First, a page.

top of page

Engagement & Pain

Engagement & Pain

Sue Johnson recently spoke of a study that was conducted a few years ago, that has to do with shock treatment. A client with insecure attachment was placed in a chair and told that when the bell went off, a slight shock would happen to them. Johnson and her team measured the brain chemistry taking place during the shock, with a stranger, and with a partner, finding no difference in the individual's comfort level.

Then, after having the individual with insecure attachment go through the process of EFT, they measured again. This time they found that when the partner held the person's hand, even when they knew the shock was coming, their brain acted calm, at rest, and the shock hurt less (Johnson, 2017).

This speaks to the power of attachment, the power of helping our clients heal and the deep need for presence with clients. And it also makes us ask: what do we need to heal insecure attachment?

Johnson reports the following:

The ability to share deep emotion in a relationship: Or can I show you the deepest level of my heart, and have you respond?

A 'safe haven': Or a sense the other in a relationship is giving us their full attention. Put down the phones people!

The ability to accept ourselves as we are: we all have attachment vulnerabilities, it's not being perfect, it's just being honest about these.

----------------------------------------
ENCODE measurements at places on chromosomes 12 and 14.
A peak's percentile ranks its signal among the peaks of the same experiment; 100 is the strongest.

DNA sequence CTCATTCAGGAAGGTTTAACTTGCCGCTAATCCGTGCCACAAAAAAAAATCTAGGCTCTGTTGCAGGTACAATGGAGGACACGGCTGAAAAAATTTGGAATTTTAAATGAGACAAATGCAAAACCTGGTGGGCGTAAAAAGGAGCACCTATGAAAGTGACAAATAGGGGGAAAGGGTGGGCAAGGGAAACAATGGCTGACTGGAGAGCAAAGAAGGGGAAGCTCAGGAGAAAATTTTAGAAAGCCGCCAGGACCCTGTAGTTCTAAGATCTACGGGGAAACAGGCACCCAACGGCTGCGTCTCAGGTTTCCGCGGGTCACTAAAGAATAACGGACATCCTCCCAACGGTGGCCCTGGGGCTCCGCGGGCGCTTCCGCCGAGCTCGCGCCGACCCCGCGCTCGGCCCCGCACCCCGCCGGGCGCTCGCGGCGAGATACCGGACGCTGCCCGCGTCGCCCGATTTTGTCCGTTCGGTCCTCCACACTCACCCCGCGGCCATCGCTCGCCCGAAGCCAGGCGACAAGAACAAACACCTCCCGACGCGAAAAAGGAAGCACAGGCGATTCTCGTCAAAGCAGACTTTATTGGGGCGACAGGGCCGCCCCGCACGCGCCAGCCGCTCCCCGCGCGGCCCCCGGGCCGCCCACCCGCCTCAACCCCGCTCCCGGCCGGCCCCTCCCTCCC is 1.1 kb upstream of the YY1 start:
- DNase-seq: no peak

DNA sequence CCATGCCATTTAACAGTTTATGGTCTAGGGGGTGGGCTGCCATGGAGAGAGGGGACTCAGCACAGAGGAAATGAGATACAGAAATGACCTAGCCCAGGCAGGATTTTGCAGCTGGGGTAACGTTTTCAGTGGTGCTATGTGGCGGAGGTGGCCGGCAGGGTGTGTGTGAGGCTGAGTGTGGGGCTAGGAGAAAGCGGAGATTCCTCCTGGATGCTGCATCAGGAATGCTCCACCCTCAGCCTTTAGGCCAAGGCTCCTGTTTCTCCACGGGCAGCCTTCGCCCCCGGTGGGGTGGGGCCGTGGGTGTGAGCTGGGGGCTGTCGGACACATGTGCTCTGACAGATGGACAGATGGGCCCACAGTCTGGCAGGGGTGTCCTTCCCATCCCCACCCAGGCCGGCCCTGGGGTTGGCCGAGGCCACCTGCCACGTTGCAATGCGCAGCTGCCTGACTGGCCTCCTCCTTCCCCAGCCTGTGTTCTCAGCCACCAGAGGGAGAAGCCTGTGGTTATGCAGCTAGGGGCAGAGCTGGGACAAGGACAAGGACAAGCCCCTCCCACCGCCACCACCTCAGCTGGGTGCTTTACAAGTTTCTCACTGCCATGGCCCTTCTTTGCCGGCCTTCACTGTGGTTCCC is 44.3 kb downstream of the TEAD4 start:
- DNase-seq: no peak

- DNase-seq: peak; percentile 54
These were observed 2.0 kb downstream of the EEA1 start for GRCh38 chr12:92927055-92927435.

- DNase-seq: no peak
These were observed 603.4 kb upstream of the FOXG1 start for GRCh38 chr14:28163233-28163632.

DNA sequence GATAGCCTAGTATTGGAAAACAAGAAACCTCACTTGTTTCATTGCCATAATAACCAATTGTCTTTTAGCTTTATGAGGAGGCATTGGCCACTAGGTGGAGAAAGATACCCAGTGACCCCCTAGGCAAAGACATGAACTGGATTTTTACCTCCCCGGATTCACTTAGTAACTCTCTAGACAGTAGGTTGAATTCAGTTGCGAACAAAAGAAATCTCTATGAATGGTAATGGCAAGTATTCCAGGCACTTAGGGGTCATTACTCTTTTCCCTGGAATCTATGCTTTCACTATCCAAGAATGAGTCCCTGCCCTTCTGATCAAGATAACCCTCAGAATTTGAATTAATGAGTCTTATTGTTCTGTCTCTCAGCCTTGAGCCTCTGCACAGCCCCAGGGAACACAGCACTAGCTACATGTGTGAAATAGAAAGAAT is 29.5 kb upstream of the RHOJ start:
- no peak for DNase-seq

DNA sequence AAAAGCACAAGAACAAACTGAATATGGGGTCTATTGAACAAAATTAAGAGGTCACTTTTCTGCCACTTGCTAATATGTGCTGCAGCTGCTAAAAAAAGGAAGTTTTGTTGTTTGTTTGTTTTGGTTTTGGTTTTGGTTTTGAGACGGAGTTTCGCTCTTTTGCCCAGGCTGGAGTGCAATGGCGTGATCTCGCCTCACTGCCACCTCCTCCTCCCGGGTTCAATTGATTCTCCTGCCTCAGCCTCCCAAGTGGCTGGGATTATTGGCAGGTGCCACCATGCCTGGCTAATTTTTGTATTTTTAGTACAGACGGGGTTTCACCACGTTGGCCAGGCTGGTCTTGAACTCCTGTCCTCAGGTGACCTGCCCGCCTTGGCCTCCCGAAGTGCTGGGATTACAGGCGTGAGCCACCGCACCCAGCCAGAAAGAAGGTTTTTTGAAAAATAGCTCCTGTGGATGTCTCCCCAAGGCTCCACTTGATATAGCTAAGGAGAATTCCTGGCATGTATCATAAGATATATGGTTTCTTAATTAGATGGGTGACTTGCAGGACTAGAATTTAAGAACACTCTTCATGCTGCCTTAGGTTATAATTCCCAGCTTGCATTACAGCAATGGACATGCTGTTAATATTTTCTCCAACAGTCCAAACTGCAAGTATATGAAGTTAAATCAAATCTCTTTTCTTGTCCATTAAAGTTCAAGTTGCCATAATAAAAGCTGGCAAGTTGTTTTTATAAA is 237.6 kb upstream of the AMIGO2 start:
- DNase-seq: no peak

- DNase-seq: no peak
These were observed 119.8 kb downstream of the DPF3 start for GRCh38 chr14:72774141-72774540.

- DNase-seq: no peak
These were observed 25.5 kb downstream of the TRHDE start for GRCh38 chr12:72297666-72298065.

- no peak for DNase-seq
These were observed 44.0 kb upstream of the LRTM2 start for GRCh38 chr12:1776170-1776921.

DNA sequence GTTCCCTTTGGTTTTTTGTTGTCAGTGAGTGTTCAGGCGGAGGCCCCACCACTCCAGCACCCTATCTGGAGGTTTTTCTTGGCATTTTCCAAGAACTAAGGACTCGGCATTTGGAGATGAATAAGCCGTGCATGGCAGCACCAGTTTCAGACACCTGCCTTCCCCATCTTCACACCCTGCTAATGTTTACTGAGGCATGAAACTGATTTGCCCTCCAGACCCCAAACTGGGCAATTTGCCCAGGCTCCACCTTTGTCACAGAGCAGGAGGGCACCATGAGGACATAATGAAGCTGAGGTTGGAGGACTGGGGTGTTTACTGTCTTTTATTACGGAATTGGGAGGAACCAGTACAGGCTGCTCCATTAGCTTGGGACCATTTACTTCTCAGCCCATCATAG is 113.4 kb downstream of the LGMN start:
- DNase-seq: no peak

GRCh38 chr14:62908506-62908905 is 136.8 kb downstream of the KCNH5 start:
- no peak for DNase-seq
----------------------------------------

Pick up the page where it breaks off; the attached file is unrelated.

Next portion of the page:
Emotional Responsiveness: The ability to feel what others need from us, what we need from others, and to respond to these needs not from a place of want, but a place of giving.

Johnson reports that when these are in play, so many beautiful and wonderful things can happen in life. And attachment secured is correlated with improved mental health and positive functioning in every area of psychology (Johnson, 2017).

Johnson also reports that a collaborative engagement between therapist and client, rather than a coaching relationship around emotions, predict better emotional outcomes for the client. So the next time you tell a client what they should, or should not feel, or seek to jump in with a coping strategy, remember this from Johnson:

"Safe connection empowers us..research shows that it builds a more positive, articulate and coherent sense of self...attachment gives us meaning."

Article of Choice

Sue Johnson (2017) The new era of couple therapy – innovation indeed, Person-Centered & Experiential Psychotherapies

13 views0 comments


bottom of page